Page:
Bananas have served in the past as a carrier for such animals as lizards,
crabs, geckos, boas, snakes, hermit crabs, frogs, tree frogs, end a rurine opossum, principally frcm sJamaica, Cuba, and Honduras,

Other collections from various hosts have included scorpions, pseudoscorpions, mongoose, ocellated lizard of Europe, giantwhip scorpion, amphipods, tarantulas, numerous spiders, centipedes, millipedes, mollusks, sow-bugs, and a flying fox.

This otley array of strange, interesting, and sometimes dangerous material has been turned over to specialists at the National useum or elsewhere for study and preservation and constitutes one of tlm contributions of this Bureau to branches of science that at first blush would anpear far removed from plant-quarantine work.

INS'ECTION OF FO.IGT :AIL

Nail from foreign countries, particularly the -arcel post, offers a ready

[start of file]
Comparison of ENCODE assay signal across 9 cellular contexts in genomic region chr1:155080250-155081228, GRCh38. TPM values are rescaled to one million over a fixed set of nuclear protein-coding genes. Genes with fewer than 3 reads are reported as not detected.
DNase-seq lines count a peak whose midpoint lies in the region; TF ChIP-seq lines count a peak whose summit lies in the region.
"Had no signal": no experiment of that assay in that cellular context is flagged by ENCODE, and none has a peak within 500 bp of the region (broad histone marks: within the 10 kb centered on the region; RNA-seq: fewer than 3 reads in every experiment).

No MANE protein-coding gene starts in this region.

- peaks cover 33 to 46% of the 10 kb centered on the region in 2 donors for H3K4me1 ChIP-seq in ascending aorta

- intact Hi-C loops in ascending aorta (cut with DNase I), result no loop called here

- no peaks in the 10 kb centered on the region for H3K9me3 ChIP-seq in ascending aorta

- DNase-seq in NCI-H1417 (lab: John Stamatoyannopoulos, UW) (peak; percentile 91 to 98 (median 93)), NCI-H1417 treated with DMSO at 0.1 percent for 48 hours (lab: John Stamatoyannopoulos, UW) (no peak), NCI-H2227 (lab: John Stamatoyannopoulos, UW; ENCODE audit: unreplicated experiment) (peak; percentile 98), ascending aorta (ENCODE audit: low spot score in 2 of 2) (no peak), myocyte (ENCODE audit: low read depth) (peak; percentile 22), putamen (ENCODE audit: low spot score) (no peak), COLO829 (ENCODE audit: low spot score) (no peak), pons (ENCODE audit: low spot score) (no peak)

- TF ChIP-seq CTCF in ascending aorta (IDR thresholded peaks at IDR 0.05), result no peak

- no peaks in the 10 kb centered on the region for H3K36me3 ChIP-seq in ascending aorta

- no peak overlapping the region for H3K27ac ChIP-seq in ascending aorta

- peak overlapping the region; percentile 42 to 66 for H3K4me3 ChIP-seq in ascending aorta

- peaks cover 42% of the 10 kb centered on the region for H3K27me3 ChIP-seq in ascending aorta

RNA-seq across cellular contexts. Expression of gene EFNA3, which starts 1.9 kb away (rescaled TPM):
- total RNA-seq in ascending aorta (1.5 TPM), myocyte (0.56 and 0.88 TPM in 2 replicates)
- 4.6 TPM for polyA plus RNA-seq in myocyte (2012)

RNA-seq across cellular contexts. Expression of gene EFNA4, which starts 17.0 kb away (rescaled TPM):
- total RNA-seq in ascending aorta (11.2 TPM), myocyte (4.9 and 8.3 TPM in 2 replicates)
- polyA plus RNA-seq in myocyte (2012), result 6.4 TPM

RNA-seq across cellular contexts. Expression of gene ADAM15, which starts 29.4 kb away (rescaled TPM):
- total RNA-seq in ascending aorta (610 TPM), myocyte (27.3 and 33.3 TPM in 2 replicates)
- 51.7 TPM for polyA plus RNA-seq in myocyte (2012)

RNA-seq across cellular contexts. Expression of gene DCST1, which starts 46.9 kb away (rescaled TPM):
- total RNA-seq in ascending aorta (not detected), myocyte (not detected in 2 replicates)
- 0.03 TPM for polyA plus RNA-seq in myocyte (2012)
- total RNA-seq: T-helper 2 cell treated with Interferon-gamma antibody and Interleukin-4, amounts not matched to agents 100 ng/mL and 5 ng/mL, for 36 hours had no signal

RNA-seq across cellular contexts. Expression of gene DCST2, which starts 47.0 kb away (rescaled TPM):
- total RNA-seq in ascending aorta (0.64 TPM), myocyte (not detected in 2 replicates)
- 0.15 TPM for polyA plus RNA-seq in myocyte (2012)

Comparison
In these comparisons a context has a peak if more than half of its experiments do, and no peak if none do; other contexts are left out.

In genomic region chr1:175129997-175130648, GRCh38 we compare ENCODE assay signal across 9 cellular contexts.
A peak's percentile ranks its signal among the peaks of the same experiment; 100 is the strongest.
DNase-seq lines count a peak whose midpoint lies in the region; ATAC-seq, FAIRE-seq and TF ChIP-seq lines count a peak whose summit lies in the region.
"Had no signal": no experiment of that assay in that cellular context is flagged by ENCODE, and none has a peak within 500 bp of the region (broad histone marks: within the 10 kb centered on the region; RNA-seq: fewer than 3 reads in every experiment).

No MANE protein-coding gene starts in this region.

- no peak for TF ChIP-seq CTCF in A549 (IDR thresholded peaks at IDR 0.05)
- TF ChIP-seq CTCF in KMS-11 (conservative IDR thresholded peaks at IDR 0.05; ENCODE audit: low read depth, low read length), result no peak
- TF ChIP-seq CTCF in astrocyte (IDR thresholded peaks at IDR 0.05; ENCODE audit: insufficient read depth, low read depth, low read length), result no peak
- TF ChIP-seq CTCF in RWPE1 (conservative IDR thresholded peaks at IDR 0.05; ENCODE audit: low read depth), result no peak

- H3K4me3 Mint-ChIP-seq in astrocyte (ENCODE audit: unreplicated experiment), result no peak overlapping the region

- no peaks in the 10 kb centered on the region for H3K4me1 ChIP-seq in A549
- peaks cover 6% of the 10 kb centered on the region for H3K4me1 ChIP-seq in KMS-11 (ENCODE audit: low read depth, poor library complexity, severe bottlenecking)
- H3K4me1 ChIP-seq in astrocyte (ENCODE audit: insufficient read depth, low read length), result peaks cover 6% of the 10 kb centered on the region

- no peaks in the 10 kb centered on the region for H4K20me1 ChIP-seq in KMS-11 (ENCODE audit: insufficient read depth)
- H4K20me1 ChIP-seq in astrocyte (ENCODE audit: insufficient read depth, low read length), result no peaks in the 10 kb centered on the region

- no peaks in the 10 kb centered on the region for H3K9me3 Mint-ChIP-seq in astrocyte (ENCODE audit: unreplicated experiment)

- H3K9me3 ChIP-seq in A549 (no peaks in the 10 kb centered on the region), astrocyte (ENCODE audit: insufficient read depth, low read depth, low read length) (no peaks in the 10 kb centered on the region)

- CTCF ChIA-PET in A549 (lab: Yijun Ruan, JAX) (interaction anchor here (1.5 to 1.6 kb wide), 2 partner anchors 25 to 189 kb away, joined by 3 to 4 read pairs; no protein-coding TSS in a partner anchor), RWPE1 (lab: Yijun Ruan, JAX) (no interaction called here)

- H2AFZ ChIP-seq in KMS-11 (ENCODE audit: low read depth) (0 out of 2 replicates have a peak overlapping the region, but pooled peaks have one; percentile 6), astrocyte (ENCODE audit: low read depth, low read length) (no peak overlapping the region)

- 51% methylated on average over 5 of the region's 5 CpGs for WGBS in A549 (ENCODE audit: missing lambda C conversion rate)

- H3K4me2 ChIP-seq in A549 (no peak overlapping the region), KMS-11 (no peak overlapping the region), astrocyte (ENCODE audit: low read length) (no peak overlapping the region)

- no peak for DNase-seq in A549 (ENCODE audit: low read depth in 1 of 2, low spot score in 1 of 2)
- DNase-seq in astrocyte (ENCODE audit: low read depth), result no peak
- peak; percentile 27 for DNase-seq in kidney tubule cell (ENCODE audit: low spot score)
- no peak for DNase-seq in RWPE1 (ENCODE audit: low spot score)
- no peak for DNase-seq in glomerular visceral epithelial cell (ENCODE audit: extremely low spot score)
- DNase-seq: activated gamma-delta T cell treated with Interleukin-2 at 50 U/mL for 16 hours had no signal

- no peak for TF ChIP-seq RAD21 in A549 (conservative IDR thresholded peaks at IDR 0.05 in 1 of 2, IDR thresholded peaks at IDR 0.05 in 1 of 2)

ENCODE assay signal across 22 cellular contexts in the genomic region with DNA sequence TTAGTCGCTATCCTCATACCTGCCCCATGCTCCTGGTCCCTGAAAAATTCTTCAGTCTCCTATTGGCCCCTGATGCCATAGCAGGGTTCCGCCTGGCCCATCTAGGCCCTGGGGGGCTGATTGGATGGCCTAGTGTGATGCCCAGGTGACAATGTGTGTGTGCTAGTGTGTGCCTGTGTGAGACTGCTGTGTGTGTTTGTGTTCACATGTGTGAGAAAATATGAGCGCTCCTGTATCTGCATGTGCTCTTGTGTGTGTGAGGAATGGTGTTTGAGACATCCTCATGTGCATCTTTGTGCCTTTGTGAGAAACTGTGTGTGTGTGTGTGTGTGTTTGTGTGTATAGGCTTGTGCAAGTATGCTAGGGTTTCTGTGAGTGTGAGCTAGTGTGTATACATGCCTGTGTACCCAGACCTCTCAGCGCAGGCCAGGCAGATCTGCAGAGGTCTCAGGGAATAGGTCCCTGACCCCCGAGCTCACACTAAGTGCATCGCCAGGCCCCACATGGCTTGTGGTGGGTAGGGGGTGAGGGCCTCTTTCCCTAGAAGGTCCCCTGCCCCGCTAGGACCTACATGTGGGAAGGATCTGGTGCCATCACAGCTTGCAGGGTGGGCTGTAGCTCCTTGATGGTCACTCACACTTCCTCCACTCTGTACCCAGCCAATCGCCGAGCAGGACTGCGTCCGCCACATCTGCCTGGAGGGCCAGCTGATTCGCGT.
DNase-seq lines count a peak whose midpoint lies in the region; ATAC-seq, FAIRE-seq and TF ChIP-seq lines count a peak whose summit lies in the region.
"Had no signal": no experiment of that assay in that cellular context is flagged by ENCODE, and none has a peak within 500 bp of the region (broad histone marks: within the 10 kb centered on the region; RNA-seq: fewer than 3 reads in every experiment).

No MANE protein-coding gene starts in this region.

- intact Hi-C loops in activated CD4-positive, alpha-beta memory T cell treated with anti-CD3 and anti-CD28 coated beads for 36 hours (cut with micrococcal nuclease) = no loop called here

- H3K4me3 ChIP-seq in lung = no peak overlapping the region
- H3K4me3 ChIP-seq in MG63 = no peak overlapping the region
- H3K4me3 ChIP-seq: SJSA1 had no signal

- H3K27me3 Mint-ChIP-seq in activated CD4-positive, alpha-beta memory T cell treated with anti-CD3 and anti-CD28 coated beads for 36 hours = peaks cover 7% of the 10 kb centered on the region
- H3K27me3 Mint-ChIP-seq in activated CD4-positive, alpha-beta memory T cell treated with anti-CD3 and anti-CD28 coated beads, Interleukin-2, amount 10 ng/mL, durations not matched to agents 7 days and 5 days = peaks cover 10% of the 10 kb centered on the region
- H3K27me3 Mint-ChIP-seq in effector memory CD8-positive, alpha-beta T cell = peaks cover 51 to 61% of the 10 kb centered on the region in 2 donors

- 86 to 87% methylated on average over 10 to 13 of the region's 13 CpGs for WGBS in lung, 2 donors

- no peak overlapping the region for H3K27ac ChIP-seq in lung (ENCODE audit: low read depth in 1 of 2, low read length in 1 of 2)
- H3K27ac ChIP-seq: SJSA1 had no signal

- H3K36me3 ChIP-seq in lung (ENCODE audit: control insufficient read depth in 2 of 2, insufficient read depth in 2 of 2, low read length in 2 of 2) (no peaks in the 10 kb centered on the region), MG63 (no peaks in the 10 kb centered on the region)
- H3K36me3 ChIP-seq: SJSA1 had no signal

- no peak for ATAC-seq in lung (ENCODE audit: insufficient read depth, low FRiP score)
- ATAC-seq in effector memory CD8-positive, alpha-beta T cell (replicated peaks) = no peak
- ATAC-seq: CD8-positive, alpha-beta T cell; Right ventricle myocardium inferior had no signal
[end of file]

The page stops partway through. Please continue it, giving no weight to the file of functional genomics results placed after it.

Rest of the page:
medium accessible to all for the illegal entry of plants and plant products. Consequently, inspection of foreign rmil to determine the presence of prohibited or restricted plant material is of utmost importance. Hail packages are received from points throughout the civilized world and are distributed to the most remote and obscure parts of the United States and, although postal, customs, and plant quarantine regulations have been 'onulated to prevent the unauthorized entry of plant noiterial through the rails, numerous packages containing plants, fruits, vegetables, etc., arrive in the rmails, giving no outwrd indication of their contents; therefore, vigilant inspection by the plant quarantine inspectors is the principal safeguard against illegal entries.